Jungle Book

John Pym

  • Money into Light by John Boorman
    Faber, 241 pp, £4.95, September 1985, ISBN 0 571 13731 8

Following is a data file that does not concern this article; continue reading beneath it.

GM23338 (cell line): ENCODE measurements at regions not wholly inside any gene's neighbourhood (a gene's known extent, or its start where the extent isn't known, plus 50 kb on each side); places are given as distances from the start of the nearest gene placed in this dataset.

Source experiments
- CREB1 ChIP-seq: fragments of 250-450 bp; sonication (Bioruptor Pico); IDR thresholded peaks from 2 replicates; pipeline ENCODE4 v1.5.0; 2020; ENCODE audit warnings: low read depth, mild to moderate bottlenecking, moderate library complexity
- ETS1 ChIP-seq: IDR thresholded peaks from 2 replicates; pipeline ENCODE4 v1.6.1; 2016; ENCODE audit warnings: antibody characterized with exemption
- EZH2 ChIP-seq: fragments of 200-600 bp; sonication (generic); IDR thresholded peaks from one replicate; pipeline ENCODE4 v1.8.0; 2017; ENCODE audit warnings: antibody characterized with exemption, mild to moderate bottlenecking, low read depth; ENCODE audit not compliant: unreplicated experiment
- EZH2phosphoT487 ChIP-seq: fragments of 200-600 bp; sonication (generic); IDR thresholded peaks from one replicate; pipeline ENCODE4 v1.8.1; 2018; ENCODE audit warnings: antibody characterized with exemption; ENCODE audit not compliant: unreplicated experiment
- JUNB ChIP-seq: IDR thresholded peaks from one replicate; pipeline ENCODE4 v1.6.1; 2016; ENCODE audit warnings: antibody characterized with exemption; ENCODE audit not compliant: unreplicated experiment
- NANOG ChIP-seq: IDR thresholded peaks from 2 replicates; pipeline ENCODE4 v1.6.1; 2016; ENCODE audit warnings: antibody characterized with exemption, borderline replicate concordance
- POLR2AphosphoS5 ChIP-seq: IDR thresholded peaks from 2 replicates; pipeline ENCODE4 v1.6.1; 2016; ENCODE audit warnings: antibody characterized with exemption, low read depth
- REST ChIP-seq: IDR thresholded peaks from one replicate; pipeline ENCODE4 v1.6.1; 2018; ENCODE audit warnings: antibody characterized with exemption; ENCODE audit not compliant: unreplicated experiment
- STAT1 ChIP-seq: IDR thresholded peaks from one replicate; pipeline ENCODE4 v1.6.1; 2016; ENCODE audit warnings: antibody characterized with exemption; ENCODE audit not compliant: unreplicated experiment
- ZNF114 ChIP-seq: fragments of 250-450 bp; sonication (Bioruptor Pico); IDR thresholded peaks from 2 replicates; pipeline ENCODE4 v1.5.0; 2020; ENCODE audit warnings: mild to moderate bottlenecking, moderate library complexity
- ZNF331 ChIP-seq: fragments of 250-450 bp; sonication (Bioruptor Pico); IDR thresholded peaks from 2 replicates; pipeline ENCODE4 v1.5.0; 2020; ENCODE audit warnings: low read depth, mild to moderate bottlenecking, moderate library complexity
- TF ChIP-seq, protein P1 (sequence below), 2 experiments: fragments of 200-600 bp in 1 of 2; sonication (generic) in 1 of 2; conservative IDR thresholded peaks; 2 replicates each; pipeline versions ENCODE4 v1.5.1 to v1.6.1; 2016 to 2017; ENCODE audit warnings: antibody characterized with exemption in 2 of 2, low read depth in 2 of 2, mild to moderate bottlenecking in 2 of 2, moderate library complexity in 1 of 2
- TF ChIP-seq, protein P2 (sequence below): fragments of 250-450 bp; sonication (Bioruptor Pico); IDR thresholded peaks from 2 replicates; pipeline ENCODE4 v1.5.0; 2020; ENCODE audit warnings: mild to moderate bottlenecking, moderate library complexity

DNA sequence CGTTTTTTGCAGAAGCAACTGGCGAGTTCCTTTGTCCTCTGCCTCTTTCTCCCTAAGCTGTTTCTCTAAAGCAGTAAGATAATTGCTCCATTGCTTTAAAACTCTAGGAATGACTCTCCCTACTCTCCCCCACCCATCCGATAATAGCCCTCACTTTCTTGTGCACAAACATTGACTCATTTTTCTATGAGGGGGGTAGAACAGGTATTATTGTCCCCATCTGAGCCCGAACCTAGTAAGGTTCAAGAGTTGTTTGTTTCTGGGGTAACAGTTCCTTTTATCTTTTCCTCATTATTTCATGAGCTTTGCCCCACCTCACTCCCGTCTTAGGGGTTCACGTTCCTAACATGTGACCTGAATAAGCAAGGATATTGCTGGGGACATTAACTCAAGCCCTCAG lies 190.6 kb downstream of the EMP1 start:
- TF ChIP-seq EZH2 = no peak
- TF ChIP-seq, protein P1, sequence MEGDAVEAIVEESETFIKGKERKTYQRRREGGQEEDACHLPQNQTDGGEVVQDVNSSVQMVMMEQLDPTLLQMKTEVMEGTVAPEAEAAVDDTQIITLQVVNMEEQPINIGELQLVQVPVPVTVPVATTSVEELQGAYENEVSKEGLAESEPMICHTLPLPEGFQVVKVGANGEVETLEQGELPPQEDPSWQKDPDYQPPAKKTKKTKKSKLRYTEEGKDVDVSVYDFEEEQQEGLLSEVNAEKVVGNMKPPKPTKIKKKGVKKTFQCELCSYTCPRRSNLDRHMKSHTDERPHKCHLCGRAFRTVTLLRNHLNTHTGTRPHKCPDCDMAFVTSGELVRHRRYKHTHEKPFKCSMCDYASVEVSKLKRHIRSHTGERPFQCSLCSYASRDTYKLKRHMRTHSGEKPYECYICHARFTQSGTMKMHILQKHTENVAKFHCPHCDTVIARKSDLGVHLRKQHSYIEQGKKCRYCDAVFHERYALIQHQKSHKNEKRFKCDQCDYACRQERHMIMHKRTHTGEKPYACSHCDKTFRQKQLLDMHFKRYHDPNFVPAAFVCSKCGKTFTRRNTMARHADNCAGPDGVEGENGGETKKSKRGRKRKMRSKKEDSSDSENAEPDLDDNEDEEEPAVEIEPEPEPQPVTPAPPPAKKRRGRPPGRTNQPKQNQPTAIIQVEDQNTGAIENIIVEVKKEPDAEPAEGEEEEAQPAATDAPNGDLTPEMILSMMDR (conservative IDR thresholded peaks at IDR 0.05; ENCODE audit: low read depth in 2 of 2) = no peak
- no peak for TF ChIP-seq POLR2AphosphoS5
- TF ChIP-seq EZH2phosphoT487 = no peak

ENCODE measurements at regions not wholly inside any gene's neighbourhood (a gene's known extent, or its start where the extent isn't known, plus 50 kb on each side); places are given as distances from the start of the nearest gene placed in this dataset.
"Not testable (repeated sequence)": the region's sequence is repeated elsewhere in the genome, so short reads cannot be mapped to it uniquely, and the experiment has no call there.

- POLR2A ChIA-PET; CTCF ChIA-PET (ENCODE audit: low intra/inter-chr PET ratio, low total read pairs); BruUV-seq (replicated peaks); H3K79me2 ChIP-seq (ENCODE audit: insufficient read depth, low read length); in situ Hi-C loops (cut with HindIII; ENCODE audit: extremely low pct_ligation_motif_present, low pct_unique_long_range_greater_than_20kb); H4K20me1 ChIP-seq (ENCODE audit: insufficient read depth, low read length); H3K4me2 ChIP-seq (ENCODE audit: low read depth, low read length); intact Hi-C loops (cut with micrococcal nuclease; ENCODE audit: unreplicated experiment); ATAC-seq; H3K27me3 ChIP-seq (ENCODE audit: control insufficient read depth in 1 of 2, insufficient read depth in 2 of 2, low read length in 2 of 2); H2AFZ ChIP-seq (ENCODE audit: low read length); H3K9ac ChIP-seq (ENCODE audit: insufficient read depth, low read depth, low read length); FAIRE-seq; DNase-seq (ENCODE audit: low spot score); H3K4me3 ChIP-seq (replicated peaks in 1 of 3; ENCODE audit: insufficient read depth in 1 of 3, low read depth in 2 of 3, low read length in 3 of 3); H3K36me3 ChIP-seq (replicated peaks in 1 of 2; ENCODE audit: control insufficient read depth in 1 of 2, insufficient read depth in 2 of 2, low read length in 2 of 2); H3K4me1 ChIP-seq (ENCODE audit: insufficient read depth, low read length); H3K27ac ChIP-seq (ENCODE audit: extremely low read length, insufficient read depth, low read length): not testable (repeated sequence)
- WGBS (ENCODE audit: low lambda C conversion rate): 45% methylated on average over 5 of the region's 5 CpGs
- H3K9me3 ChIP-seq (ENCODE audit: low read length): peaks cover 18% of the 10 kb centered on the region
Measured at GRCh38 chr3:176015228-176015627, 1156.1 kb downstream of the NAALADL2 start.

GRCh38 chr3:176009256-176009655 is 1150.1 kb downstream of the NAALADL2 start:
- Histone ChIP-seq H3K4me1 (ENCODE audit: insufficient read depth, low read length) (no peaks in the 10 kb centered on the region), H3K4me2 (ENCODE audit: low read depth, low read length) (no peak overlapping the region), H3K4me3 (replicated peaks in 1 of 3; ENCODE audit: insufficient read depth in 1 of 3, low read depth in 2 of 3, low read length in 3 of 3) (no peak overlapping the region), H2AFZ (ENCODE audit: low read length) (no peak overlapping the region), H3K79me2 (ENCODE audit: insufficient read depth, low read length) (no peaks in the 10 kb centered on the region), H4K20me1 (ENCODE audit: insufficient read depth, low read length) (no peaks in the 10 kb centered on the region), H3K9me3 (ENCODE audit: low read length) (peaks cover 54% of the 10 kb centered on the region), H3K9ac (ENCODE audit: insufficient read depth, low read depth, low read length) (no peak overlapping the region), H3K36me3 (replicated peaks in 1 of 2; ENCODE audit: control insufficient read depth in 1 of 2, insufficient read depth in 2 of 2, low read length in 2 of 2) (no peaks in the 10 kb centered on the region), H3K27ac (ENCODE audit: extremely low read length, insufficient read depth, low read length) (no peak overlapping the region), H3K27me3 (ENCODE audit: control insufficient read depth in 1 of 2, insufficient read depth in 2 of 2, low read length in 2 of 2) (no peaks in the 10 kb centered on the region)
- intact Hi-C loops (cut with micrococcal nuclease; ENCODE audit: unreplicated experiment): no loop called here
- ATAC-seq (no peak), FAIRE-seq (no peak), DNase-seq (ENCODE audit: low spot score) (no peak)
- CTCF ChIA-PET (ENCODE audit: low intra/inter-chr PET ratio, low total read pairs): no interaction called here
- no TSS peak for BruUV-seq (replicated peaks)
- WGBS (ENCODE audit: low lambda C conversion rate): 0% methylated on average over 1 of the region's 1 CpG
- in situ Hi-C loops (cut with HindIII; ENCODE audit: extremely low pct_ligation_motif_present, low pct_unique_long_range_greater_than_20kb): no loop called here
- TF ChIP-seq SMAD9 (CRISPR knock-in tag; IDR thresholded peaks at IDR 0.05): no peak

The sun shines bright on the homely Victorine film studios in Nice. Meet Pamela is poised to go. Director Ferrand, however, is case-hardened; he knows that, on even such a straightforward programme-filler as this, compromise will be inevitable. Sure enough, the cat is disobedient. Increasingly dependent on the bottle, the actress playing the hero’s mother forgets her lines but stands on her dignity: ‘With Federico it was just – One, two three!’ The lab ruins a crowd scene. The producers grow fretful. An unexpected pregnancy disrupts the schedule and a fatal accident skewers the script. Of all modern films about the business of film-making, none catches its farcical absurdities and its universal atmosphere of overheated desperation so well, or so affectionately, as François Truffaut’s Day for Night. As a double-edged reminder that it is on the director’s broad shoulders that the success of the enterprise ultimately rests, and that it is only in his head that the complete formula is held, Truffaut cast himself as the abstracted but notably phlegmatic Ferrand.

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